His latest endeavor, his chrome-and-neon boomerang-shaped baby, isn’t smack in the beating heart of Milanese cool. Instead, Garage Italia is in a blue-collar neighborhood in the northern part of the city. Members of the hip crowd living downtown—“in centro,” as residents call the 20121 postal code around the Duomo—mostly speed by on their way to the airport. The café opens early in the morning and quickly fills: working-class men, retirees.
“We’re part of the neighborhood now, part of the family,” says Elkann, happy to see locals drink espresso (quickly while standing up—the Italian way) only steps away from his showroom stocked with six-figure luxury cars, just downstairs from the upscale restaurant run by chef Carlo Cracco. (His Ristorante Cracco, also in Milan, has a Michelin star.) “All around this place we showcase Italian design: Guzzini, Frau, Cassina, Brembo,” he says, looking as Continental as ever in a slim-fit periwinkle suit and midnight-blue shoes (jacket off, sleeves rolled up). “It’s what we Italians have always been great at. We customize everything: BMW, Mercedes, Volkswagen, FCA, Gulfstream, Bombardier, Learjet. . . You name it, really.”
This is not an inexpensive undertaking. Prices run from $1,850 for basic car-seat work to a cool $1.2 million for a fully personalized Gulfstream. “Some projects we keep confidential simply because the clients might request anonymity. But the formula works,” Elkann says. “We’ll export the project to Asia—Shanghai, Tokyo, Hong Kong. The U. S. A., very soon. Garage Italia just opened a pop-up in Gstaad. And we sponsor race-car drivers. I’m especially proud of a Formula 4 driver we support, an Arab woman named Amna Al Qubaisi. I’m honored to support her.”
It’s lame to ask the son of one of the world’s most famous carmaking empires why he’s so obsessed with cars. Luckily, he’ll tell you before you have to ask. “From Steve McQueen to Paul Newman, speed has always been cool, has always been stylish. Garage Italia is inspired by such men. My grandfather collected art, collected cars, loved clothes. I dream of bringing those very different worlds—the art world and the world of motion, of cars and planes—to bring them closer, to create a dialogue.”
In imagining this future of beauty and speed, Elkann often ends up looking backward, to his grandfather’s heyday. “The 1950s—I admire the sense of possibility, the can-do attitude that Italy had back then,” he says. “Now Italy—my country, the country I chose to serve as a soldier, the country where I pay my taxes—has cancer, a cancer of bureaucracy. It stifles potential, it forces talented people to move abroad.”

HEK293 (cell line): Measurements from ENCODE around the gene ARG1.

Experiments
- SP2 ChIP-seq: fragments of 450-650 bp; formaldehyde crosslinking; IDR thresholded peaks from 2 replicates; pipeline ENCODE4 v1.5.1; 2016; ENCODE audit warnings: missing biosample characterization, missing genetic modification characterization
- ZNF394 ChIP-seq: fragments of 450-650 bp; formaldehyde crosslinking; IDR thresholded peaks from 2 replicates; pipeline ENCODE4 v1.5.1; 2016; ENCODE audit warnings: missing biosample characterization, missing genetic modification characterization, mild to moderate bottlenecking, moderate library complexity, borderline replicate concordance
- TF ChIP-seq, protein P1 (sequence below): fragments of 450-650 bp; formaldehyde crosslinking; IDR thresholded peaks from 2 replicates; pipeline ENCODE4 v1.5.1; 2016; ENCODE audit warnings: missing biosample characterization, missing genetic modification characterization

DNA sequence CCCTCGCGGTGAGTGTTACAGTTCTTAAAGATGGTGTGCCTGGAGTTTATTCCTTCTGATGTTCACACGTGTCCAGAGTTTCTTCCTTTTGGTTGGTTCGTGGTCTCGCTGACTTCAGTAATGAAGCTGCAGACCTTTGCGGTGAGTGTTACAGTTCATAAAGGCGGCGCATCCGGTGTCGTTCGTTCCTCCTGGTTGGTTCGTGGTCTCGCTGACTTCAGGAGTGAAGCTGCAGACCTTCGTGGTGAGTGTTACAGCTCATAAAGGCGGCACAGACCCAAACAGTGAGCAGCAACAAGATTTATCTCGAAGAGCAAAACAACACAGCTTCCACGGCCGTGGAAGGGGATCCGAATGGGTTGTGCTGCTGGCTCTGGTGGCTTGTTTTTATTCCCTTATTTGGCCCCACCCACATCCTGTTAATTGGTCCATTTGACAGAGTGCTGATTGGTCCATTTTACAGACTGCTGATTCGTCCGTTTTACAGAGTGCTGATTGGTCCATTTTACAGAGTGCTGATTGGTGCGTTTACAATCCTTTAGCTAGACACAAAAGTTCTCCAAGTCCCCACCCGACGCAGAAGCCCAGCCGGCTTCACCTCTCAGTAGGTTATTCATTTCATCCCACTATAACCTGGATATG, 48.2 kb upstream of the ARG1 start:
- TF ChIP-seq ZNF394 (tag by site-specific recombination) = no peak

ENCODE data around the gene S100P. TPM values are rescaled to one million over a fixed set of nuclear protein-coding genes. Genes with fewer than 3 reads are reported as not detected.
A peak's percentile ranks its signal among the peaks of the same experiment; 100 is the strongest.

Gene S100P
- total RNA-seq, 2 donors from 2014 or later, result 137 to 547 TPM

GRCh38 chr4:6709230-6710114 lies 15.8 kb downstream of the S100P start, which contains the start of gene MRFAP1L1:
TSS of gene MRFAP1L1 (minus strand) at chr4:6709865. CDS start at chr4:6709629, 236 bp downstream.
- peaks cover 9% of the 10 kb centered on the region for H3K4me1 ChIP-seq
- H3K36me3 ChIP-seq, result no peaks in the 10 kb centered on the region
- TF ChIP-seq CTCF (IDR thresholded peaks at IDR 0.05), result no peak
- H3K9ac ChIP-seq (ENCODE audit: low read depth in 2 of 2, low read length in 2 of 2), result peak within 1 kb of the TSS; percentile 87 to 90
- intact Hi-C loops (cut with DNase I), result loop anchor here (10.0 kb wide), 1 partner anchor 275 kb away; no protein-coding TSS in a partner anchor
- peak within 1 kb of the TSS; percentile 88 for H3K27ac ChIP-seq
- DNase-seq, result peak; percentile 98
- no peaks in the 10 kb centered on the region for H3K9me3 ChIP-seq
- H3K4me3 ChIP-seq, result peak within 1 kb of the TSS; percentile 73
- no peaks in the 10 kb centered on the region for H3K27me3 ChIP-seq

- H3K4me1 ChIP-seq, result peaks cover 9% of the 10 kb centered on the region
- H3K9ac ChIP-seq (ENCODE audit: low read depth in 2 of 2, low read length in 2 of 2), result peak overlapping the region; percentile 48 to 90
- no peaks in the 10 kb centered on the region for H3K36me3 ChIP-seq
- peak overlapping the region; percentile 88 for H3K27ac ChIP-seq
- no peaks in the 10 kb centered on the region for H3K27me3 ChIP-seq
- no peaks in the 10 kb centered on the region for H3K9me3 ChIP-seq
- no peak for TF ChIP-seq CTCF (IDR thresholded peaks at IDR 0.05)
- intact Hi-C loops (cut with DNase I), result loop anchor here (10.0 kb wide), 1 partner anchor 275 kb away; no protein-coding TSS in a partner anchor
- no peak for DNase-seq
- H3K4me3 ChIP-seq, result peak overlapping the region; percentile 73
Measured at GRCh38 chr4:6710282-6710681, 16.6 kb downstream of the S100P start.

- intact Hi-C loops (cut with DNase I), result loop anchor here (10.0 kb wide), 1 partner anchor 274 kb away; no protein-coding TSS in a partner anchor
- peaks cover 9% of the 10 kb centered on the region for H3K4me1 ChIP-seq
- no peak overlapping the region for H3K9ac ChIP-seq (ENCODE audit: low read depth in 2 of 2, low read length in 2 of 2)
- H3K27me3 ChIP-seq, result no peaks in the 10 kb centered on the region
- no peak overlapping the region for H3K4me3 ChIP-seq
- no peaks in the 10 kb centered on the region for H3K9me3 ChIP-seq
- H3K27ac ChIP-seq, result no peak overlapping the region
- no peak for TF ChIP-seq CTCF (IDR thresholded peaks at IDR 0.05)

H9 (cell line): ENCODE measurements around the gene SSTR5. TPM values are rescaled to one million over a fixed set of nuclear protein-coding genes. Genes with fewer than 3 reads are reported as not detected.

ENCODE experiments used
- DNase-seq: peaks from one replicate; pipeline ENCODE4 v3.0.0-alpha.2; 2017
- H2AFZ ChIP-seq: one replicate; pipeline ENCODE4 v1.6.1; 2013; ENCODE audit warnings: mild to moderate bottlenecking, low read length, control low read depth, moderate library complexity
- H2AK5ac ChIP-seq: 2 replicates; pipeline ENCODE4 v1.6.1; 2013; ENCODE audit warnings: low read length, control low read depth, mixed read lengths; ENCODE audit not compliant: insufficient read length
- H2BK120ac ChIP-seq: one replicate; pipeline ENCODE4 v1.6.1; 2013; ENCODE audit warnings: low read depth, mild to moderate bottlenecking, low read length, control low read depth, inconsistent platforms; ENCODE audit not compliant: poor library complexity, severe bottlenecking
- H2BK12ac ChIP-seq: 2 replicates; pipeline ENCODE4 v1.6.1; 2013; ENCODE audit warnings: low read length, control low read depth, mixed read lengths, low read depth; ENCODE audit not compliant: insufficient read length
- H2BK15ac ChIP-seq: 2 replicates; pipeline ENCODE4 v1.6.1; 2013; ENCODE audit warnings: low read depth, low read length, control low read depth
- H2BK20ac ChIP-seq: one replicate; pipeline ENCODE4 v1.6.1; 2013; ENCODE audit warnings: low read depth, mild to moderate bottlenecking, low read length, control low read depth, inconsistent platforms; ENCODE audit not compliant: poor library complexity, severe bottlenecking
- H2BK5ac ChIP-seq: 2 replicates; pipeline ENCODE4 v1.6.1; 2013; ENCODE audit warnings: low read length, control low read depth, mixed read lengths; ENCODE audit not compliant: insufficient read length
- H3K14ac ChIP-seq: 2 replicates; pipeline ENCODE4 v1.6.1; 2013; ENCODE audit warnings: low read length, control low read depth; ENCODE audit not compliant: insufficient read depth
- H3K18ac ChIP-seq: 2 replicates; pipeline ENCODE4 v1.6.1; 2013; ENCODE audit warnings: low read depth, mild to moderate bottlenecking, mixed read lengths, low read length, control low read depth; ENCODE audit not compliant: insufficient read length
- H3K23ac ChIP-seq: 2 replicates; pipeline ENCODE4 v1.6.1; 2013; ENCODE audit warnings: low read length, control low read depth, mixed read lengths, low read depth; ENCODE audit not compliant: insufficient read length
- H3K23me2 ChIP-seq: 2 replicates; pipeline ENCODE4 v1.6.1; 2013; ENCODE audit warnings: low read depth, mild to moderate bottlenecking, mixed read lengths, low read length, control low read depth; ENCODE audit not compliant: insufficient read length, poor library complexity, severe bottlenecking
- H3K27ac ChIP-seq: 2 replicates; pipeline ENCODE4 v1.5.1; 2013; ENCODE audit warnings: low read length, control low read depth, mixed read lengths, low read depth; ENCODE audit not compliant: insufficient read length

Like many of his contemporaries, Elkann has zero patience for the famously tangled red tape that hampers entrepreneurship with regulations and inefficiencies, problems that get most of the blame for Italy’s two decades of economic stagnation. (The country’s March elections, in which two upstart parties trounced the establishment competition, served as a referendum of sorts on Italy’s tight restrictions.) “I spoke to this young doctor, an Italian who now works at the Mayo Clinic in a lab whose budget is fifty times what he had here in Italy. Do I blame him for moving to America? How could I?”
Elkann loves America—he was born in New York—“but I gave up my U. S. citizenship in order to serve in the Italian military,” he says. “I’m a Catholic and a Jew, an Italian born in the U. S., a citizen of the world. I want to bring Garage Italia to the U. S., but I need the right partners, with the right ethics, and I still haven’t found them. I used to be impulsive; now I’ve learned to take my time.” One thing he appreciates about America: its businessmen. “Italians, once they’ve made a few bucks, they tend to get cocky,” he says. “Really huge American captains of industry know how to stay more grounded. I like that.”
He knows a thing or two about humility. You’ve got to when your private life makes front-page news. Elkann’s flirted with self- destruction in the past—the drug addiction, the predilection for escorts, the general sense of a life spinning out of control—and in Italy, the paparazzi have followed each new development hungrily.